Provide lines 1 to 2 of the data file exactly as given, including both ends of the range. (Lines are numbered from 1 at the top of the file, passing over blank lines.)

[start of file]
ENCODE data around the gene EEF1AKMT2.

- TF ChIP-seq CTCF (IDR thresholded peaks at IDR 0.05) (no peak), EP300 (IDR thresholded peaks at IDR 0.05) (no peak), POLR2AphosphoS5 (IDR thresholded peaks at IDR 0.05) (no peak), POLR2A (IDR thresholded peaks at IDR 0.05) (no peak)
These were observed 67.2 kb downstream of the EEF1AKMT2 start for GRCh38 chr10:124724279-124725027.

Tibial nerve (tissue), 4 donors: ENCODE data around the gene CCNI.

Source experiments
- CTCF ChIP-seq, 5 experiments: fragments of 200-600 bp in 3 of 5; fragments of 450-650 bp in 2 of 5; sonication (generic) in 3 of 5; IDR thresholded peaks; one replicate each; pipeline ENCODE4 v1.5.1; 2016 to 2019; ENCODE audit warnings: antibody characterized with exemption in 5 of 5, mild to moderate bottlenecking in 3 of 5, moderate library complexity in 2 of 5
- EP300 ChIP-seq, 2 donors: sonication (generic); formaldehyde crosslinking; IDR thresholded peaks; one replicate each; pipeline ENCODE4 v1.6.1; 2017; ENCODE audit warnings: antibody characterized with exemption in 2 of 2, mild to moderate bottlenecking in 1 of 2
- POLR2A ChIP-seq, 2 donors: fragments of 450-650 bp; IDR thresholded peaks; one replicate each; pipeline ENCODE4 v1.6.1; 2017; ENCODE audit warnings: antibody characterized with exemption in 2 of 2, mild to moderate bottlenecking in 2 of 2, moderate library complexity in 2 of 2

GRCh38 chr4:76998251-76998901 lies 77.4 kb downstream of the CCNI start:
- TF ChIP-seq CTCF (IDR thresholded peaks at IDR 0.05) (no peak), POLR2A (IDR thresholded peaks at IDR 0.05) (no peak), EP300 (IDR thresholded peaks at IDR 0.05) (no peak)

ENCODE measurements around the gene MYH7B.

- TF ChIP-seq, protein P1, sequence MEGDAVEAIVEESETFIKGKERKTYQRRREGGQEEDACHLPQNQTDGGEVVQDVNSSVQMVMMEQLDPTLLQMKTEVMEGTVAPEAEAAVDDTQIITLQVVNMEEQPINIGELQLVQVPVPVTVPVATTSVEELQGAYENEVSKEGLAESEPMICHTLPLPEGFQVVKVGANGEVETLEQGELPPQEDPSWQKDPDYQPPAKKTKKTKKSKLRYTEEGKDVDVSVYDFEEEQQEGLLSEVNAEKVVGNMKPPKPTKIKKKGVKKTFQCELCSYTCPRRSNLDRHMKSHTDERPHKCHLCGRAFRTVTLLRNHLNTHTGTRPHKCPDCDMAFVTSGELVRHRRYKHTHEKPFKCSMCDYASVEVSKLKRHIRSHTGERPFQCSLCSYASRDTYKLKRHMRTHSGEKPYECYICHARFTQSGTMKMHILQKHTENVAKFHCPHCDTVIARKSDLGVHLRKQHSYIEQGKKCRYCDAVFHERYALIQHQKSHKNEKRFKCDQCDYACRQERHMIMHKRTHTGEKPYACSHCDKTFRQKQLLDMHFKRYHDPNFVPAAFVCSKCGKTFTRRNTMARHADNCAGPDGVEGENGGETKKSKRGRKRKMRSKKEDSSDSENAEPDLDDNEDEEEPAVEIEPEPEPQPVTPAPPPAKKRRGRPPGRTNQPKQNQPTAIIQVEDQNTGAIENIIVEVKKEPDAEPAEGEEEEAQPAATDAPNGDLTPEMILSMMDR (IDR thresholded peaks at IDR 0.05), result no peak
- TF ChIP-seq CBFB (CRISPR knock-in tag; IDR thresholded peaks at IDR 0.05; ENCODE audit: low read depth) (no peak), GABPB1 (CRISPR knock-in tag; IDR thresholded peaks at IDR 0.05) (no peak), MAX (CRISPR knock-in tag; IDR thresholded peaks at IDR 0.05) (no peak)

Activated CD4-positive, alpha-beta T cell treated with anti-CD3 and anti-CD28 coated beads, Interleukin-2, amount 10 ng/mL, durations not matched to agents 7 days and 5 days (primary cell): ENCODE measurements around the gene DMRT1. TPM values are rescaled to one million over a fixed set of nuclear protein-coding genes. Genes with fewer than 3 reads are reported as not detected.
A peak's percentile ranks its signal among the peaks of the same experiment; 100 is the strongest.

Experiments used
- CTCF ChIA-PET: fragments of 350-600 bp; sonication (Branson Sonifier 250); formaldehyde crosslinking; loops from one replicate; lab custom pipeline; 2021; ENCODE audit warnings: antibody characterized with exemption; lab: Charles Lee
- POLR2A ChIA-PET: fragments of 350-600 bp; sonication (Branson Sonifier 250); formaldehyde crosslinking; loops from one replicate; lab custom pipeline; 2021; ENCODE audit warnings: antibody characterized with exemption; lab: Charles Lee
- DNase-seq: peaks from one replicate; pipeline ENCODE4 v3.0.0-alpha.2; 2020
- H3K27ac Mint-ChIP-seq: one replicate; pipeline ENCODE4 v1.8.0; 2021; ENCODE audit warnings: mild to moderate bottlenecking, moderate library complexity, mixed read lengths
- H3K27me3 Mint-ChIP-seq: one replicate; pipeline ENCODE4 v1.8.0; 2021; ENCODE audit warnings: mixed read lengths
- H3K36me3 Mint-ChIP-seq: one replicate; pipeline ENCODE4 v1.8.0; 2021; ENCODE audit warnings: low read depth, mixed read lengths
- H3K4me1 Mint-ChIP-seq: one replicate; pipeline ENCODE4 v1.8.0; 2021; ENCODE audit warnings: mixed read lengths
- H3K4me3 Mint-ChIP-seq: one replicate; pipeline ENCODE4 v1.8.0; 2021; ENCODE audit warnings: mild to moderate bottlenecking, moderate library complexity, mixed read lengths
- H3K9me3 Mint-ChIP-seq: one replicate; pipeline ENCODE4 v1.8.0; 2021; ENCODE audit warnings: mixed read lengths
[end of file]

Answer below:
ENCODE data around the gene EEF1AKMT2.

- TF ChIP-seq CTCF (IDR thresholded peaks at IDR 0.05) (no peak), EP300 (IDR thresholded peaks at IDR 0.05) (no peak), POLR2AphosphoS5 (IDR thresholded peaks at IDR 0.05) (no peak), POLR2A (IDR thresholded peaks at IDR 0.05) (no peak)